Revenue Growth YoY

Operating Profit Growth YoY

Networks 8% 250%
Software 11% 243%
Technologies 6% 11%
Other -6% -

By region, greater china was the only decline in revenues, falling 2% due to trade war tensions. However, the North America region continues to outperform with revenues up 13% YoY. YoY revenue growth also would have been better if it weren't for the poor basis of comparison caused by the 2018 sale of Nokia's digital health business.

Another positive of the quarter was operating margins continue to improve as Nokia focuses on efficiency, Q2 2019 85% vs. 81% in Q2 2018. The cost savings program is paying benefits for the bottom-line even in 2019 and Nokia expects a €700 million reduction in non-IFRS operating expenses in 2020 vs. 2018.

The major blemish of Q2 was the weak cash position. Net cash decreased by around €1.5 billion to just €500 million as Nokia awaits its 5G savior. That is not a good sign when you realize Nokia has to pay €300 million in Q3 to pay its dividend.

Chart Data by YCharts

€900 million of the sequential decline in cash was due to performance-related incentives from 2018, the first quarterly dividend payment and the restructuring of cash outflows.

Although €350 million of the decline in net cash is considered temporary in nature and will reverse in the second half of 2019, the cash position at Nokia is troubling.

Free cash flow was also a poor negative €1 billion in Q2, primarily driven by the working capital performance which generated a decrease in net cash of €1.2 billion. This performance was hurt by delayed receivables from a large contract and increasing inventory build-out in preparation for 5G; nevertheless, this is a poor performance and something management noted would need to improve.

Cash taxes were also higher than expected in Q2, totaling €160 million, which hurt Nokia's cash position, although this impact will normalize in Q3.

Overall, Nokia's cash problems are worrisome, but the company continues to manage its debt well despite the issues.

Chart Data by YCharts

I do, however, expect Q3 2019 to be a rough one as the company waits for its capital spend to start being accretive.

In the Q2 report Nokia says Q3 may be soft on revenues:

We expect full year 2019 will have seasonality characterized by a particularly weak first quarter, a strong second quarter, an expected soft third quarter and an expected particularly strong fourth quarter.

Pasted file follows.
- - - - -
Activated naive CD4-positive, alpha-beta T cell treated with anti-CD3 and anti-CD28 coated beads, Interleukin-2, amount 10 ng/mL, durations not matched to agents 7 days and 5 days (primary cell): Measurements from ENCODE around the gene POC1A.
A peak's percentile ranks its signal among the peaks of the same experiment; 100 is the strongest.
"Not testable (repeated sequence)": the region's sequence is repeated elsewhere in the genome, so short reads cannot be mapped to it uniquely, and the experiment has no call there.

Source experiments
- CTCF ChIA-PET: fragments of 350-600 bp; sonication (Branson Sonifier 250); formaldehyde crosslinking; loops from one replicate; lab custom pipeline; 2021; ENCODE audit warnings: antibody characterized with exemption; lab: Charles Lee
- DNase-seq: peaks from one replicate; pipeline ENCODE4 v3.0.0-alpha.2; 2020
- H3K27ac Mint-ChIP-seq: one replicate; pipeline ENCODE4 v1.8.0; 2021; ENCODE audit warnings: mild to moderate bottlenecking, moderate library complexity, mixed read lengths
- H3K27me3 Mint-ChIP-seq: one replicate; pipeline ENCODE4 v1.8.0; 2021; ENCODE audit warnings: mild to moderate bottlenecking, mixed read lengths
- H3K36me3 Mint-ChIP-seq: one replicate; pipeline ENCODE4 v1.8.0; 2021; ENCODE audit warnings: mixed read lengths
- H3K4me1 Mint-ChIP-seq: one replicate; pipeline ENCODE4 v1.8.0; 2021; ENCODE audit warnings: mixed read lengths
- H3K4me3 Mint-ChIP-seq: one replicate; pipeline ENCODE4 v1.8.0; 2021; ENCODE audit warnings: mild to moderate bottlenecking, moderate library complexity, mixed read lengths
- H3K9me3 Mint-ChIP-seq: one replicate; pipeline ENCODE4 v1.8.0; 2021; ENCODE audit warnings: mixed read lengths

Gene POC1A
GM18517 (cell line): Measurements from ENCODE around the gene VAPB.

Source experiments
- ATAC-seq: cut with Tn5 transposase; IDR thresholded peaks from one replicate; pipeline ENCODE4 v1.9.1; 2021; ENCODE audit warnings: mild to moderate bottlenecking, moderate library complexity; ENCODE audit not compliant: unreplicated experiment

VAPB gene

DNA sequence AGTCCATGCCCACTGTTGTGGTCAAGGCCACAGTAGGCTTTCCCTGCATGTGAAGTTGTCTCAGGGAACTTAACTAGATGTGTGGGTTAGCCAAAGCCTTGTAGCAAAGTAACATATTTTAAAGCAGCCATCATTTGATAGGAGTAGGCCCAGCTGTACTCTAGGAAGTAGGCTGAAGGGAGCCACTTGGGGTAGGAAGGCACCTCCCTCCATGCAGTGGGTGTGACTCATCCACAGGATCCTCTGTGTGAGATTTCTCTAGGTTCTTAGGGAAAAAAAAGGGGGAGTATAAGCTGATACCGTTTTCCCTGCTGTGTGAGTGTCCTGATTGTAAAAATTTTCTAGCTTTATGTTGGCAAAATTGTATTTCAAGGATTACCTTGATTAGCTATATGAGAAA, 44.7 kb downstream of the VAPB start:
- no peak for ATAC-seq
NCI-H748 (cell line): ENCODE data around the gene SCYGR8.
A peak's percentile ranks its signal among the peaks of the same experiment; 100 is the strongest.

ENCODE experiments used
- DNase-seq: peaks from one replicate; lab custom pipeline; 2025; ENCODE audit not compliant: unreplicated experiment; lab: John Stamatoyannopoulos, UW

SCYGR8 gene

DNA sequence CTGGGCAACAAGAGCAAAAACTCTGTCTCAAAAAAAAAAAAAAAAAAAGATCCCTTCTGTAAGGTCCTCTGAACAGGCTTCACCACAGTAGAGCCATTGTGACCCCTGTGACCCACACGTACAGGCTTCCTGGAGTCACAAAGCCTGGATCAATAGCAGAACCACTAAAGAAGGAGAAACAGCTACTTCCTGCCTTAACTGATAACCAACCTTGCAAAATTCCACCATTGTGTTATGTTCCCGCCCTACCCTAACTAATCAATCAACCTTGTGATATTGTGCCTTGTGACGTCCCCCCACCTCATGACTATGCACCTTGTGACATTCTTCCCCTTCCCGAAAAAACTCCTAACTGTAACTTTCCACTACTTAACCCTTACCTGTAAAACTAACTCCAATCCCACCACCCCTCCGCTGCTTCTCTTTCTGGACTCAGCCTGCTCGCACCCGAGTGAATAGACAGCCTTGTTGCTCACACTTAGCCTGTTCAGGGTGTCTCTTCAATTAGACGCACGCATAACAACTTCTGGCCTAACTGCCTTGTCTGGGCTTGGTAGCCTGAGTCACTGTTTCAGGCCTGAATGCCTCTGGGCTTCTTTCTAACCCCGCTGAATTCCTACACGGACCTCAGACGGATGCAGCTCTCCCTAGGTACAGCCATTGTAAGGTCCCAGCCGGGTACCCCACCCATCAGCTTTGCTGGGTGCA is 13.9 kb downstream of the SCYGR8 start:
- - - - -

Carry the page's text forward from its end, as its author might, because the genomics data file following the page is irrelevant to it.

This revelation does mean in the short term more pain for shareholders may be coming. However, given management's guidance for a strong fourth quarter I don't see there being much use in waiting until after the soft Q3 to acquire shares.

As long as Nokia continues to win 5G contracts I believe 2020 will be a strong year for the company, despite continued quarterly woes.


Using management's outlook to value Nokia will, I'm sure, be widely criticized by NOK bears. And for good reason, Nokia has, in the past, been guilty of over-promising and under-delivering when it comes to investor outlooks. With that in mind I'd like to take a look at potential year-end 2019 and 2020 values, with a steep 20% discount on EPS to take into account a management that has, again in the past, seen its future with rose colored glasses.

Discounted EPS estimates:

YE 2019: EUR 0.20 - 0.23

YE 2020: EUR 0.30 - 0.34

Historically, Nokia has traded at around 25.6x earnings and the communication equipment sector trades at over 28x earnings, according to CSI market data. However, the Nokia of today is very different than the Nokia of old so once again being very conservative here I will use the average of the S&P current average P/E ratio of around 20x earnings and the above figures for a P/E of 24x.

YE 2019: EUR 1.2 billion for a market cap of EUR 28.8 billion=$32.06 billion

YE 2020: EUR 1.8 billion for a market cap of EUR 43.2 billion =$48.09 billion

So, even taking a steep 20% discount off management EPS expectations, then further discounting the P/E ratio past historic valuations, we see Nokia still represents significant value. By year-end 2019, I expect shares to be worth well over $5.68/share and by 2020 that should go up north of $8.52/share.


Raymond James recently upgraded NOK to a Strong Buy, from Outperform, setting its price target at $7.50. Since then shares have fallen down to just $5 and hit a bottom, creating a distinct buying opportunity in this growing company set to benefit from a major, global technological advance.

Despite the recent hiccups with Sprint and South Korea, NOK is still a leader in 5G. Setbacks are a part of new technology roll-outs and I believe NOK will move past these and finally be rewarded for its 5G spend in the second half of 2019 and 2020. I also believe NOK's cash problems are more of a result of the ongoing spend than mismanagement.

Of course NOK comes with plenty of risks, but given the size of the runway the company is standing on I'd rather jump aboard than watch it fly off without me. Long NOK.

Disclosure: I am/we are long NOK. I wrote this article myself, and it expresses my own opinions. I am not receiving compensation for it (other than from Seeking Alpha). I have no business relationship with any company whose stock is mentioned in this article.